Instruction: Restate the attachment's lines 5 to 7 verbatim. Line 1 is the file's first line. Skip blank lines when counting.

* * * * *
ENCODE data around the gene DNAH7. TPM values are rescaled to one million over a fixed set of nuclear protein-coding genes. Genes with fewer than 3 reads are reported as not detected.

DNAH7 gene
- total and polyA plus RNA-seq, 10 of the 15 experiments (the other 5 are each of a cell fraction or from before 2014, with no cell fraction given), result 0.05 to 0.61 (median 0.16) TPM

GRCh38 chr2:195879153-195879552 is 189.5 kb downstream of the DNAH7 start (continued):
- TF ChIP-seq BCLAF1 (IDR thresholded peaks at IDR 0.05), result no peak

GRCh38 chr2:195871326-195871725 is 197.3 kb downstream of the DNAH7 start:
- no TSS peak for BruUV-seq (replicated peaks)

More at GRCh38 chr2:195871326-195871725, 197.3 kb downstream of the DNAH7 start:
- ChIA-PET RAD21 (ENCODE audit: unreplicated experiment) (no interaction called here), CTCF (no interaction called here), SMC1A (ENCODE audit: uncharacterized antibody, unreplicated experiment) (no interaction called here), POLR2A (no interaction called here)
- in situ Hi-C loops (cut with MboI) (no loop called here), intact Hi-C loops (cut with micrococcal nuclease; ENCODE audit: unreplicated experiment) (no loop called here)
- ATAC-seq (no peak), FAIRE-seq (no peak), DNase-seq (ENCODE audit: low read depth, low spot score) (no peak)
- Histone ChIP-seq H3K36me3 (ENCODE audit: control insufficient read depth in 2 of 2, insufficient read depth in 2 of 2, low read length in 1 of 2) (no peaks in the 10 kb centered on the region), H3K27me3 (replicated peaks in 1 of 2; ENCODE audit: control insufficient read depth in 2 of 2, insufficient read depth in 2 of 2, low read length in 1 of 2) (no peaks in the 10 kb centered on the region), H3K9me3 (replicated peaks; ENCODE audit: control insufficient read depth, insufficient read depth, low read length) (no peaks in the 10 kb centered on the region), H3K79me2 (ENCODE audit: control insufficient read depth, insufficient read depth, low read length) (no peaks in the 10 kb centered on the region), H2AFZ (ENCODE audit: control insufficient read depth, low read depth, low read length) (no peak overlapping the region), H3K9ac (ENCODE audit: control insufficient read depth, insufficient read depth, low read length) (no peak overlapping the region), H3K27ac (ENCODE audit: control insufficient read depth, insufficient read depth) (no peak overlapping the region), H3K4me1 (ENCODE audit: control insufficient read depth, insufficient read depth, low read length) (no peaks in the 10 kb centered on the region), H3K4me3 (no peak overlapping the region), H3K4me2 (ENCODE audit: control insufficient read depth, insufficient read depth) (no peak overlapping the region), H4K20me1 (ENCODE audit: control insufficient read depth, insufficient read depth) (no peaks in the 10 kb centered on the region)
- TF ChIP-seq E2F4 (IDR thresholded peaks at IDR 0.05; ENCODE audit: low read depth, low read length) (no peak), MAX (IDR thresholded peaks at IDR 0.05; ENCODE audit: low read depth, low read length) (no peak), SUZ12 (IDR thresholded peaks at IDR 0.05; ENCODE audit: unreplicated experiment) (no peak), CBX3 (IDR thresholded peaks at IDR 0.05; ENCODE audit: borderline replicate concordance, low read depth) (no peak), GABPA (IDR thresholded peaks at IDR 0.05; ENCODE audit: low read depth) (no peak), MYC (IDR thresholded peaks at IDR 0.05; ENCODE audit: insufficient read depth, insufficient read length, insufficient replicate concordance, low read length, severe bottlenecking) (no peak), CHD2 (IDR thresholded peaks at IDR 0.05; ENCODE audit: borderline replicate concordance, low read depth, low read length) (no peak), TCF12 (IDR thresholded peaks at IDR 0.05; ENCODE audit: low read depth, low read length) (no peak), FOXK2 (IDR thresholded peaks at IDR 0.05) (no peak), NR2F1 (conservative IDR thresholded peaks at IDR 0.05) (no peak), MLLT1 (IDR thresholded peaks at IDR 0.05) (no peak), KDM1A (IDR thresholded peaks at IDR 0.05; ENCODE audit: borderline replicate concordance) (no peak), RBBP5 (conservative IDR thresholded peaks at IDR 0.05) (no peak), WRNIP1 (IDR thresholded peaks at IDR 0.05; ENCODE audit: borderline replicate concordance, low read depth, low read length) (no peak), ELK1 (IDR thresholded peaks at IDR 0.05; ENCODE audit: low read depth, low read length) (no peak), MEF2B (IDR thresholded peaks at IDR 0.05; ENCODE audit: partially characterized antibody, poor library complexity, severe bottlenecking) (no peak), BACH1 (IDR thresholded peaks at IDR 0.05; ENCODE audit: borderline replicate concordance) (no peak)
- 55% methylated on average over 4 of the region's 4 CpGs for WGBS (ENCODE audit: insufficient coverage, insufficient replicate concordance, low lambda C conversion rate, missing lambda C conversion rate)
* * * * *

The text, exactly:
- TF ChIP-seq BCLAF1 (IDR thresholded peaks at IDR 0.05), result no peak

GRCh38 chr2:195871326-195871725 is 197.3 kb downstream of the DNAH7 start:
- no TSS peak for BruUV-seq (replicated peaks)